I realize I have several flowers that I refer to as my favorite flower. When I reflected on that fact today, it occurred to me that my favorite flower changes with the season. In the spring, my favorite flowers are the blooms on my magnolia tree; in summer, I am intrigued by the echinacea flowers; and at this time of the year, my favorite flowers are the ones on my aster shrub. I think I have taken more beautiful shots of those flowers than any other.
One of my favorite Greenbelt flowers is the bleeding heart flower; they are so small and delicate. On June 9, I took what I think is an amazing photo of one of those plants.
To me it looks like a bleeding heart flower birthing a seed pod. I look forward to learning how and when to harvest and spread the seeds. Even more, I look forward to seeing a lot more bleeding heart flowers in our Greenbelt restoration site next spring!
This spring has been very exciting for me. We planted our first trees, shrubs and ground covers in November of 2017. This year most of those plants had a tremendous growth spurt. Several species bloomed for the first time. One of those was this bald hip rose shrub.
The beginning of the path between the Mt. Baker light rail station and the Hanford Stairs is lined with bald hip rose shrubs.
One day in late May, this is what I saw as I was walking home from the Mt. Baker station.
I realized I was getting a glimpse of what our Greenbelt site is going to look like in a few years. WOW!
In April of 2017, I took a live stake workshop. The participants cut branches from a variety of shrubs, took them home and planted them in containers. The stakes rooted throughout the summer and early fall. In November of 2017, I planted the ones that had in our forest restoration site.
Three of the Pacific Ninebark stakes not only survived, they thrived. When I was walking through the restoration site today, I noticed that there were many buds on the shrub. One of the flowers had partially bloomed. I think it is SO beautiful.
There are many flowers like this one on the shrub. The photo below shows about a third of the plant’s flowers-to-be.
This shrub will be so beautiful when all of these buds open. At this point, it is still a fairly small plant. I can only imagine what it will look like years from now when it is fully grown.
I love watching plants change from winter twigs to beautiful shrubs. One day last week this red huckleberry branch caught my eye.
Within a day’s time the branch had changed significantly.
And four days later this is what it looked like:
This is a photo of the red huckleberry shrub taken on March 30.
And on April 5 it looked like this:
The exquisite intricacy of Nature is amazing.
[Note: I’ve been getting frustrated because I haven’t been able to get clear close up photos. I discovered it was because the iPhone camera was focusing on the background. When I hold my hand behind the item I want to photograph the item becomes clear immediately. So expect to see my hand a lot!]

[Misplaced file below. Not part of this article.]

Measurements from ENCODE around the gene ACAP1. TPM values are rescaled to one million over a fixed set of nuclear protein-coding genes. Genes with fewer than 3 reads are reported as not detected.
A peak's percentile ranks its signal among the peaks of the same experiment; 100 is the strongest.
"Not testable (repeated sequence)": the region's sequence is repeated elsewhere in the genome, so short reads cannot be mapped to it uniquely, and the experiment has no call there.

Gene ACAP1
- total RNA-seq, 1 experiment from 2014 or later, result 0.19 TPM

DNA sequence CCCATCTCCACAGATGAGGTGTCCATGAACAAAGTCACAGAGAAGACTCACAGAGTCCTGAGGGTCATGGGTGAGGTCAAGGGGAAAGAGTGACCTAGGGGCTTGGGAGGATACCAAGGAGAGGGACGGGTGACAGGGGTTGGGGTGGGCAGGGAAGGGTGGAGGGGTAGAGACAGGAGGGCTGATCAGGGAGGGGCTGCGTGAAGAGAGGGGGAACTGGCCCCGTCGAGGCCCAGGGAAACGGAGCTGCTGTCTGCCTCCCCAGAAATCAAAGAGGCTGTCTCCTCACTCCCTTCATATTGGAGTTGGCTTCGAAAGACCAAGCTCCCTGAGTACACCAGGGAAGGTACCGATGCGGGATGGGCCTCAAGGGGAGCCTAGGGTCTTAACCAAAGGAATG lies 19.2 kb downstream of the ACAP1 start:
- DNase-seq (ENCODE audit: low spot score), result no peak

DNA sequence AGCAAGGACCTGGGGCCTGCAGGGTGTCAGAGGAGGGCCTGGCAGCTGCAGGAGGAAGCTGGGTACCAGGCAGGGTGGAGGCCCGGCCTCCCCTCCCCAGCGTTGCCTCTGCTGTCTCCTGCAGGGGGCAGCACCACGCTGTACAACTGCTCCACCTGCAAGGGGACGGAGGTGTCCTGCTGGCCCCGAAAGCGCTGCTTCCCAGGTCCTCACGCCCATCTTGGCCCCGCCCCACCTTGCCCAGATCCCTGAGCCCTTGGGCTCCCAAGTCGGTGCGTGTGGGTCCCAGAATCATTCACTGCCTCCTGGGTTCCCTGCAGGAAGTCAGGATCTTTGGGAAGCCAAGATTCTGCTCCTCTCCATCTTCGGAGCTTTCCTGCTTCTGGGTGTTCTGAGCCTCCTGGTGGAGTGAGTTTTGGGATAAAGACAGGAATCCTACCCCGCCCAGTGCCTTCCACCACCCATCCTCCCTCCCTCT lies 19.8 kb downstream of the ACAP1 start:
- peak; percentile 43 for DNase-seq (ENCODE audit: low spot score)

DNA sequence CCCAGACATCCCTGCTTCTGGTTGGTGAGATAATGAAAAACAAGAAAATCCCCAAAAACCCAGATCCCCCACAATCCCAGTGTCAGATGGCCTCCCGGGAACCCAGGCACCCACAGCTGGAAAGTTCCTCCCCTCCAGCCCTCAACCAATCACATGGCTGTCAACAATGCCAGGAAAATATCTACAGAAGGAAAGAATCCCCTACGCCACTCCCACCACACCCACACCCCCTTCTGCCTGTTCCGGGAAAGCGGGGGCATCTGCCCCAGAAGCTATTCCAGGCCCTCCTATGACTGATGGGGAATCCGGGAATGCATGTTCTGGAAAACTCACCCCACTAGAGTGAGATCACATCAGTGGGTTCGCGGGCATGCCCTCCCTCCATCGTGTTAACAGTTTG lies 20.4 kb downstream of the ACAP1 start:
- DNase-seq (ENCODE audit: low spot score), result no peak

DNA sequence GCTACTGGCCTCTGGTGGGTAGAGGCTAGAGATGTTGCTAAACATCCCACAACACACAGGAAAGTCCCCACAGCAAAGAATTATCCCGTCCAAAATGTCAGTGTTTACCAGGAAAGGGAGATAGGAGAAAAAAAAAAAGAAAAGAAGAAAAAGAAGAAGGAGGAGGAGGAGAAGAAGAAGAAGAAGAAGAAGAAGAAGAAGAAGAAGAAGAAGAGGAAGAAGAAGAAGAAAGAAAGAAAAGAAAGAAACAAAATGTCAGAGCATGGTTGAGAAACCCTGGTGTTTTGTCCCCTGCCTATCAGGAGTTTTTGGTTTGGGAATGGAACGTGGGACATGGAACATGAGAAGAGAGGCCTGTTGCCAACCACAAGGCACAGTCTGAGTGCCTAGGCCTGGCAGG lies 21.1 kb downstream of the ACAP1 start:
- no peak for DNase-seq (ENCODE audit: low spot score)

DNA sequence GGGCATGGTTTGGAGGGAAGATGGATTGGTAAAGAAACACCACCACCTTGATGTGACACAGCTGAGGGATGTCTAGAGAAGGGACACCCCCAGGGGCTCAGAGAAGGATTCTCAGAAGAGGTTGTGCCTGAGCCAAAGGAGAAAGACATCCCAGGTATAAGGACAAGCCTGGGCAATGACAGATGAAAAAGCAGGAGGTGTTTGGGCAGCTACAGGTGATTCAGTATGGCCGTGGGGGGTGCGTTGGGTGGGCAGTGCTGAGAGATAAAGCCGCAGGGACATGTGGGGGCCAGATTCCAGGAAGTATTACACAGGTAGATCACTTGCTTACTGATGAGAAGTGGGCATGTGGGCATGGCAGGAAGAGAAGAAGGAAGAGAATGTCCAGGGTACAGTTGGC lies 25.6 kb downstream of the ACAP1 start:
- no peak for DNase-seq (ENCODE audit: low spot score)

We have so many Oregon Grape shrubs on the restoration site. Some of them north of the Hanford stairs were planted by Earth Corps 10-15 years ago. Some of the ones south of the stairs were planted by a neighborhood group 6-10 years ago. All of shrubs had been crushed by blackberry vines but thrived once they were freed from those invasive plants. We have also planted new Oregon Grape shrubs throughout the site.
In the days after our January 21 forest restoration work party, some peculiar events occurred. I wrote about them in Mystery in the Greenbelt.
I don’t know where the mystery shovel or the mystery plant came from. The only clue was the blue and white checkered flagging tape that was hanging from one of the branches of the plant. We had put that tape on all of the trees, shrubs and ground covers we planted during the 2017-18 planting season. But I still haven’t found a hole or a missing plant.
At the time, I decided that since there was no rationale explanation for the mystery, I would accept a non-rational one. I concluded that the plant was sitting on the side of The Rack Zone because it was “supposed” to be the first plant we planted in that area.
[The Rack Zone is located in the foundation of a house that we believe burned down in the 50’s. We have put all the blackberry, ivy and bindweed vines plus all of the weed we have removed since early in 2017 on drying racks in that area. During the January 21 work party, we took apart all but three of the drying racks and spread the contents over the concrete foundation. Our plan has been to eventually use that space as a planting area. The first photo below shows The Rack Zone after we had spread most of the dried debris on January 21. We have continued to add dried debris to that area since then. The second photo shows one of those work parties.]
So I planted the mystery shrub in The Rack Zone. I didn’t know what kind of plant it was and I didn’t know if it was alive.
When most of the plants on the site began to bud this year and that one didn’t, I thought it was probably dead. Then on March 18th some tiny buds appeared!
When I looked at the shrub again on March 21, there were leaves.
It was beginning to look like the shrub was an Oceanspray plant. In the days that followed, leaves emerged from all over the plant.
We now have a plant in The Rack Zone and it IS Oceanspray. I am eager to discover how it reacts to being in that environment. I hope one day it looks like this Oceanspray shrub I saw last summer.